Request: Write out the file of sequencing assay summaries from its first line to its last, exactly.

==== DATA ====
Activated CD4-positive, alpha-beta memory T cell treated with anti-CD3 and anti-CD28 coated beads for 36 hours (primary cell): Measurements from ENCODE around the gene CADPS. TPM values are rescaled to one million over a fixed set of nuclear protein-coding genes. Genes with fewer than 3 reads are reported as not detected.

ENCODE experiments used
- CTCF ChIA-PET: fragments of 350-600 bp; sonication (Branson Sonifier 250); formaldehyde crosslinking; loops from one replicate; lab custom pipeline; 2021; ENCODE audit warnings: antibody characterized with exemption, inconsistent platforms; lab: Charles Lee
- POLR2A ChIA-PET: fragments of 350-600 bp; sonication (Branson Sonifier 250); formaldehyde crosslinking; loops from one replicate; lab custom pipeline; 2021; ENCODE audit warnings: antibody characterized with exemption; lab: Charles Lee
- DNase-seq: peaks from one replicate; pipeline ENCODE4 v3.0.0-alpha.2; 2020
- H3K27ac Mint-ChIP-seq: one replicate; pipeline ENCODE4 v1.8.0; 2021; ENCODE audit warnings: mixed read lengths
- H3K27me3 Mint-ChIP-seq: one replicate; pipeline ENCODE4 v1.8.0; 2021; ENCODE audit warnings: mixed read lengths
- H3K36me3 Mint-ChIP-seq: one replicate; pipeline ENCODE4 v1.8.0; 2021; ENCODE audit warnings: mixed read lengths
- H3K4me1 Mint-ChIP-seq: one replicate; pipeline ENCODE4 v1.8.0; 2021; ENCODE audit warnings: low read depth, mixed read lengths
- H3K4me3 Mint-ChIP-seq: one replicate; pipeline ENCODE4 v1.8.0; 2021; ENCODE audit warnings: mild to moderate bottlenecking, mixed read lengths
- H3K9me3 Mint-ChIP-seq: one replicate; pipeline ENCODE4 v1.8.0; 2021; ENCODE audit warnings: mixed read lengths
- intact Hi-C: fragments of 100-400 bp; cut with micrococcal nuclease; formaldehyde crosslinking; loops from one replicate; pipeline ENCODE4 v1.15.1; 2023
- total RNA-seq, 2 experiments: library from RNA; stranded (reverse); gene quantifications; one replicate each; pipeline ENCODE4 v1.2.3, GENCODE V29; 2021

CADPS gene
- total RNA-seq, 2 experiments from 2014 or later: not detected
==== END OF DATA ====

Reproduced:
Activated CD4-positive, alpha-beta memory T cell treated with anti-CD3 and anti-CD28 coated beads for 36 hours (primary cell): Measurements from ENCODE around the gene CADPS. TPM values are rescaled to one million over a fixed set of nuclear protein-coding genes. Genes with fewer than 3 reads are reported as not detected.

ENCODE experiments used
- CTCF ChIA-PET: fragments of 350-600 bp; sonication (Branson Sonifier 250); formaldehyde crosslinking; loops from one replicate; lab custom pipeline; 2021; ENCODE audit warnings: antibody characterized with exemption, inconsistent platforms; lab: Charles Lee
- POLR2A ChIA-PET: fragments of 350-600 bp; sonication (Branson Sonifier 250); formaldehyde crosslinking; loops from one replicate; lab custom pipeline; 2021; ENCODE audit warnings: antibody characterized with exemption; lab: Charles Lee
- DNase-seq: peaks from one replicate; pipeline ENCODE4 v3.0.0-alpha.2; 2020
- H3K27ac Mint-ChIP-seq: one replicate; pipeline ENCODE4 v1.8.0; 2021; ENCODE audit warnings: mixed read lengths
- H3K27me3 Mint-ChIP-seq: one replicate; pipeline ENCODE4 v1.8.0; 2021; ENCODE audit warnings: mixed read lengths
- H3K36me3 Mint-ChIP-seq: one replicate; pipeline ENCODE4 v1.8.0; 2021; ENCODE audit warnings: mixed read lengths
- H3K4me1 Mint-ChIP-seq: one replicate; pipeline ENCODE4 v1.8.0; 2021; ENCODE audit warnings: low read depth, mixed read lengths
- H3K4me3 Mint-ChIP-seq: one replicate; pipeline ENCODE4 v1.8.0; 2021; ENCODE audit warnings: mild to moderate bottlenecking, mixed read lengths
- H3K9me3 Mint-ChIP-seq: one replicate; pipeline ENCODE4 v1.8.0; 2021; ENCODE audit warnings: mixed read lengths
- intact Hi-C: fragments of 100-400 bp; cut with micrococcal nuclease; formaldehyde crosslinking; loops from one replicate; pipeline ENCODE4 v1.15.1; 2023
- total RNA-seq, 2 experiments: library from RNA; stranded (reverse); gene quantifications; one replicate each; pipeline ENCODE4 v1.2.3, GENCODE V29; 2021

CADPS gene
- total RNA-seq, 2 experiments from 2014 or later: not detected